Above my soldering area are corkboard squares for me to hang up what inspires me from other artists. The necklace at the top, above, is by Shaun Bluejacket. Seeing this necklace was the impetus for me to start metalsmithing. I saw that necklace with the gorgeous opals (my fave!) and said to myself, "I've GOT to learn how to do that!!"

 This is my 'bit' station. I have a cheap rotary tool that I stole from my husband, as well as a cheap flex shaft from Harbor Freight. Neither are working too well right now, so a nice flex shaft will likely be my next purchase. In the plastic drawers are 3M polishing wheels- the rubber abrasive type as well as the flap wheels for polishing. And also I have little drill bits for drilling holes (Drillcity on ebay), files, saw + blades, etc...

On the right of the pic is my heat gun for chasing/repousee work. The drawers to the bottom right are adjacent to my soldering area and hold hammers, mandrels and other forming tools- of which I don't have very many. I don't do a lot of 3-D work with forming stakes. They're very expensive and I haven't yet invested in them.  I do some 3-D work with the chasing/repousee tools, as well as a hydraulic press which is under my soldering table. I just sit on the floor to use it.

 This is my all-in-one lapidary machine. It's a flat lap, and it was not very expensive, less than $500. A Genie would be nice, but that's around $2000 so I'm making due with this one! I don't have a water supply in this room, so I use old apple juice jugs for water and a bucket underneath the table to catch the used water. At left is a motherlode of Montana Agate, a recent obsession. I also have a wonderful slab saw, which I'll show you in another post.

 The low table on the right holds my dopping station and various rocks for lapidary. The high table on the left is my mailing station. The big tackle box holds most of my rough rocks and slabs. The brown cardboard drawers above hold finished stones. And on the left of the table you can see finished rings and earrings. Underneath the table are boxes, tissue paper, mailing envelopes and foam sheets- everything for mailing out.  (Don't tell my dad about the tackle box- he gave it to my husband and I hijacked it...)

 This is a view of the back half of the studio- the small red table holds my rolling mill and anvil. I like to cover many of my metal tools with fabric to avoid rust and dust. On the left are plastic shelving with various art supplies, some decades old! It's amazing what we hold onto! You never know when something may come in handy! The carpet squares were from an online site selling surplus commercial tiles- pretty cheap- about a buck each, and they're cuttable and have sticky backs!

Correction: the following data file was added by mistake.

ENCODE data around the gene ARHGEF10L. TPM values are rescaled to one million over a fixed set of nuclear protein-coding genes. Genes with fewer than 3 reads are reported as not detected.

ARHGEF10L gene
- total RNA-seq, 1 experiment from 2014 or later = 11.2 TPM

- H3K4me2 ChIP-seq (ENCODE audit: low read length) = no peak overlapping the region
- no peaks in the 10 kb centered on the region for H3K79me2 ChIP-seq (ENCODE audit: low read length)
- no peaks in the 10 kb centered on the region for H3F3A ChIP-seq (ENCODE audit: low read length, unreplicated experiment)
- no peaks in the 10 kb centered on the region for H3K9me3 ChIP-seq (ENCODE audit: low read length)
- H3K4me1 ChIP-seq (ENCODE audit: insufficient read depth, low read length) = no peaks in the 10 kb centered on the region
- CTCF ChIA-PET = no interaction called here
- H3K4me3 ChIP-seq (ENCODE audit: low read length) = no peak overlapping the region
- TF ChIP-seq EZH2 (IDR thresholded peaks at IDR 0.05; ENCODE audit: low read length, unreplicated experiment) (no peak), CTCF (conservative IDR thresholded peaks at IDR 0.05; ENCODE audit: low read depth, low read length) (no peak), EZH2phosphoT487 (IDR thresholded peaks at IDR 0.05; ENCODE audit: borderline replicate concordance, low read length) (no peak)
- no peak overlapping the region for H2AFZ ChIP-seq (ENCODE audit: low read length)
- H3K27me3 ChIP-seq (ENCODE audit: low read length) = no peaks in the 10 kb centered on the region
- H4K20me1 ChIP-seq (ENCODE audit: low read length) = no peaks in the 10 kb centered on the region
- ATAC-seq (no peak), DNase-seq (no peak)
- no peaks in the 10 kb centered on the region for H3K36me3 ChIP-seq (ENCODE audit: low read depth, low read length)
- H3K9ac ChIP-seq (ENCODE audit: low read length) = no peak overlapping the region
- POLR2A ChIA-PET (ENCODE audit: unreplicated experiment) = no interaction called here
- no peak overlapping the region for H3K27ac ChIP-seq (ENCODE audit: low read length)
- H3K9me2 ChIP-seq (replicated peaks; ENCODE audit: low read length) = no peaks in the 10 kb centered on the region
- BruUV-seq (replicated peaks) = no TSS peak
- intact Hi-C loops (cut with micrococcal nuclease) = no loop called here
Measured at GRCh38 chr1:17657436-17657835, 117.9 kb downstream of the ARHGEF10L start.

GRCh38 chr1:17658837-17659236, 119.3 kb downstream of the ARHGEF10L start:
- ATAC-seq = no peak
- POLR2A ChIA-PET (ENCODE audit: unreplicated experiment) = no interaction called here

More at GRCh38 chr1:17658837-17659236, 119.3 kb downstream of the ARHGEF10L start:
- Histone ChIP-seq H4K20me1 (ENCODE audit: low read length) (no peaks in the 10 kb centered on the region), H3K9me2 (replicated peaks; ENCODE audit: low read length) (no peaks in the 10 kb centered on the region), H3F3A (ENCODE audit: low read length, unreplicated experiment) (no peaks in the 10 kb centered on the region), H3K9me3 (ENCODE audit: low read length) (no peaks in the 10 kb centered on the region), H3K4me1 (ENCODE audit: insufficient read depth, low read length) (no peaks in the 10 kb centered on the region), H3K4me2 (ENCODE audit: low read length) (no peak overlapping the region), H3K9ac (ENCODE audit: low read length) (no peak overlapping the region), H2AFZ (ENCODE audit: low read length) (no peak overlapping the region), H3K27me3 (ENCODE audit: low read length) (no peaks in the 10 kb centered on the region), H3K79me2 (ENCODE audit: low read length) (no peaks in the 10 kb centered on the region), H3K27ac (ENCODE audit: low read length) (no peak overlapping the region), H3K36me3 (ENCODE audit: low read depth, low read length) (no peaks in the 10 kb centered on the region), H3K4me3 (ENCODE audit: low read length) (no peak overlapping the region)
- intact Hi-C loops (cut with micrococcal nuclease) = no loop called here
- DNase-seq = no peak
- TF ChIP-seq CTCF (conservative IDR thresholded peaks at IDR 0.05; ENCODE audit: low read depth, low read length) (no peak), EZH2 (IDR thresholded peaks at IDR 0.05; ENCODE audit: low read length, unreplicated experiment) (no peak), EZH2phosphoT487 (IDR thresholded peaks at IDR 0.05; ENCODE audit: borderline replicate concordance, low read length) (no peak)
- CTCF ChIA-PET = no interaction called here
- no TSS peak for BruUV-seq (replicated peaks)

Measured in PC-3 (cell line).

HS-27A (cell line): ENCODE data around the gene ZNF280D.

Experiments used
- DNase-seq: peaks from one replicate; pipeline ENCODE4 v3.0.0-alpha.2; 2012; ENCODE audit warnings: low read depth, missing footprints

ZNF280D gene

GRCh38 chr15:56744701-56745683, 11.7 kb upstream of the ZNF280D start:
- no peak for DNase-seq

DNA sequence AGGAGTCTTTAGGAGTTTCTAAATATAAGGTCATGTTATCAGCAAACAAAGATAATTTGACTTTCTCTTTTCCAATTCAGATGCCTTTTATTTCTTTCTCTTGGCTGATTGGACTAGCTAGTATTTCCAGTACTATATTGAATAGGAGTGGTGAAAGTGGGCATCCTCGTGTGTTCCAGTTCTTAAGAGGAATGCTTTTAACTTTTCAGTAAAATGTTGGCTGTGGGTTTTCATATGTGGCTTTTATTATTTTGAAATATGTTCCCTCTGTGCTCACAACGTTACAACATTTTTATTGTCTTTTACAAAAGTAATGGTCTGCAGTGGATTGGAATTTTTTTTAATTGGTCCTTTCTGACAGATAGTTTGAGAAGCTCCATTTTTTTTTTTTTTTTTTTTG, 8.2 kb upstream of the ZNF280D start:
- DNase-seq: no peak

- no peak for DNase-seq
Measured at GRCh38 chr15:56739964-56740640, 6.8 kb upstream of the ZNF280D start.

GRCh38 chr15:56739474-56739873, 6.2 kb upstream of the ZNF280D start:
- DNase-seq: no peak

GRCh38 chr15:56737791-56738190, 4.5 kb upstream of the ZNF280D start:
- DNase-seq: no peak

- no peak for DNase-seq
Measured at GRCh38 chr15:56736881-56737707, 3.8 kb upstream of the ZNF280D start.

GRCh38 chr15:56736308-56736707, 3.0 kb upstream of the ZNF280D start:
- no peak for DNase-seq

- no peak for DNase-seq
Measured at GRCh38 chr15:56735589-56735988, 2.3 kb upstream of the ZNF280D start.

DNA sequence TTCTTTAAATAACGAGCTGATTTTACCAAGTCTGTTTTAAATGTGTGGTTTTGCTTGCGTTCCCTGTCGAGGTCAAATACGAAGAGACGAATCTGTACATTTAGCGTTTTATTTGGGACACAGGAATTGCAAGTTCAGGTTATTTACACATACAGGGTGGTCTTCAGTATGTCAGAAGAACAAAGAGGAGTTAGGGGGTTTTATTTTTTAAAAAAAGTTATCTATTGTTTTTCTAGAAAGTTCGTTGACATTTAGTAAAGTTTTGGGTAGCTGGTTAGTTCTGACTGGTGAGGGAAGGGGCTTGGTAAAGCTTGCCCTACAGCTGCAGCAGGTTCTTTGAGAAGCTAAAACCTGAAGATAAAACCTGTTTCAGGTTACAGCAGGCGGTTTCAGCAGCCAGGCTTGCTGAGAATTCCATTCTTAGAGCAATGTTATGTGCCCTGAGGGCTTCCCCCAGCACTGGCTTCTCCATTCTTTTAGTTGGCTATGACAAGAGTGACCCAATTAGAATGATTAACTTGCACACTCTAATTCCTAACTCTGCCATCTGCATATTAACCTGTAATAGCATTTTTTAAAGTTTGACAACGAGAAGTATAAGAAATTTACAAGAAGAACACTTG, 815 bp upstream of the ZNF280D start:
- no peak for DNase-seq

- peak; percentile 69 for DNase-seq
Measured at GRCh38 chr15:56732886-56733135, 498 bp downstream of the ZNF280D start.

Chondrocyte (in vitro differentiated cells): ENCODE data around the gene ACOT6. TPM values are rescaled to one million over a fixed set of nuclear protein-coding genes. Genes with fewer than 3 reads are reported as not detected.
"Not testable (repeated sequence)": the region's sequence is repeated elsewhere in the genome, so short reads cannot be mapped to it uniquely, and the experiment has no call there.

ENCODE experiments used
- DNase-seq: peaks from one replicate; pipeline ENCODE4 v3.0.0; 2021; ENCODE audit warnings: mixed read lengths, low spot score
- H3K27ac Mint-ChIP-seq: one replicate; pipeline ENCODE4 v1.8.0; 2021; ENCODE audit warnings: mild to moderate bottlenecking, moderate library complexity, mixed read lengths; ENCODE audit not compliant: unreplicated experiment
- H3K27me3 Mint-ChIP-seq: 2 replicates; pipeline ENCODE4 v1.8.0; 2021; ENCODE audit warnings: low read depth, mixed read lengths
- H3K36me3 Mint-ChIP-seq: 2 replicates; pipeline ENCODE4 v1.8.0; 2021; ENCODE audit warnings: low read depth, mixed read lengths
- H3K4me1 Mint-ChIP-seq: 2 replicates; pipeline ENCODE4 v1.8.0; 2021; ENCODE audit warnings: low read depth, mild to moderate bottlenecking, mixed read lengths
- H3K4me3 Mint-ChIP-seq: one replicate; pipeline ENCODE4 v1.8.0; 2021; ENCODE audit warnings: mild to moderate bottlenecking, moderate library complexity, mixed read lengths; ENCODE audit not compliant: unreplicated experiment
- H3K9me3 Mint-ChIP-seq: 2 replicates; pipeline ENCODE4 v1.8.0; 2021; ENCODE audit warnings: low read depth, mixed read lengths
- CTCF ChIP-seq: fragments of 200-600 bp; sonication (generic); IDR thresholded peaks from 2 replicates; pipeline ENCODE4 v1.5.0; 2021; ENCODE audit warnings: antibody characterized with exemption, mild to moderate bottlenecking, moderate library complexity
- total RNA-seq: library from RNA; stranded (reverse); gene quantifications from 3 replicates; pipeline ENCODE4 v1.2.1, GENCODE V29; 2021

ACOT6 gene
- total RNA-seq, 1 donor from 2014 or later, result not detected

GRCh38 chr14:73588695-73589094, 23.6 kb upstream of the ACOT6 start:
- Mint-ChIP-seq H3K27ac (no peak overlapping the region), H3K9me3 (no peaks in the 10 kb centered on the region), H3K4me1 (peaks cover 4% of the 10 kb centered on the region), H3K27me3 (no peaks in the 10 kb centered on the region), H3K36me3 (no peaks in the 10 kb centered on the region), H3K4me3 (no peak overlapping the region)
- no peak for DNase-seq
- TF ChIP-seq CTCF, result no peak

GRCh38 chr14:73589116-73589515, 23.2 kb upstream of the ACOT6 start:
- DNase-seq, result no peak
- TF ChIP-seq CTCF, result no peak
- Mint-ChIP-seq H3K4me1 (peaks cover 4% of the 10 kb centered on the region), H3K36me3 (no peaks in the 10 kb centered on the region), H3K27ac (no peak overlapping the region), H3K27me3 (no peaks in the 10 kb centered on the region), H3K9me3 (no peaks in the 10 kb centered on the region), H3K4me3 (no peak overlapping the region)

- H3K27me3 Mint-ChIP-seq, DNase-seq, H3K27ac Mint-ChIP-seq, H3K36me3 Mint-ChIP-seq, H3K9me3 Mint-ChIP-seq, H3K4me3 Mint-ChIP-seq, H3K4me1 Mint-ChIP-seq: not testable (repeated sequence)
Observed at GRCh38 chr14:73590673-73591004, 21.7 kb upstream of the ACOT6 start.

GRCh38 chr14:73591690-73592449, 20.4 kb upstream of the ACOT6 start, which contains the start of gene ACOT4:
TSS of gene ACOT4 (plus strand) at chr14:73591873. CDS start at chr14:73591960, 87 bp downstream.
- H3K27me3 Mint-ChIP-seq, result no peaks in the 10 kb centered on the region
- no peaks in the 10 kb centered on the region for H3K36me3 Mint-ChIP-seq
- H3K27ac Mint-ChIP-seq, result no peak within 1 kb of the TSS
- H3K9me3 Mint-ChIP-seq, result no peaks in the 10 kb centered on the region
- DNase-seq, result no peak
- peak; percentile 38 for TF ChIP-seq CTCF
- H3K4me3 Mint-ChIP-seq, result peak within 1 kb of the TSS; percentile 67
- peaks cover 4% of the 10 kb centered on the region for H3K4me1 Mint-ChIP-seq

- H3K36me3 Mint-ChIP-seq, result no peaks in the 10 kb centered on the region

More plastic shelving- but with recent art stuff- on the left- grout for my seed bead mosaics, soap making supplies, my photography/light setup, and enameling and some sewing stuff. On the right are my kiln and keum boo burners, a buffing machine in a homemade cardboard shield (with 3M polishing wheels), tumblers and various media, and PNP supplies.

Hope you enjoyed the tour!!

WELCOME! This being my first post, I've posted some pics of my work. You can find my stones at: and my jewelry at: This is a blog of work in progress. It will give you an idea of how stones are cut, how jewelry is made, and all the tools and tips in between- so stay tuned!!

Bird's Eye Rhyolite

Purple Coyamito Agate

Desert Queen Landscape Jasper

Ethiopian Opal

Montana Agate

Mookaite Jasper

Morgan Hill Poppy Jasper

Madagascar Ocean Jasper

Madagascar Ocean Jasper

Polka Dot Jasper

Porcelain Jasper

Rainforest Jasper



Silver Earrings with Topaz & Cuprite

Druzy, Ruby and Seed Bead Mosaic Pendant

Australian Opal earrings in Silver

Australian Opal in Silver with Keum Boo

Flower Ring utilizing Chasing/Repousee with Opal and Ruby

Opal Earrings with Argentium Silver Granulation

Pendant with White Australian Opal

Opal and Montana Agate Earrings with Keum Boo

Opal and Montana Agate Necklace

Seed bead Mosaic Findings on a woven seed bead bracelet

Australian Opal with Argentium Silver Granulation

Australian Opal Ring

Carnelian Earrings with Keum Boo

Opal Mosaic Earrings- silver and gold-plated brass

Opal Earrings with Keum Boo

Silver pin with Australian Opal and Copper/silver Accents

Seed Bead Mosaic Earrings with hanging Rubies

Chasing/Repousee with Australian Opal

Chasing/Repousee with Spectrolite

Australian Opal Earrings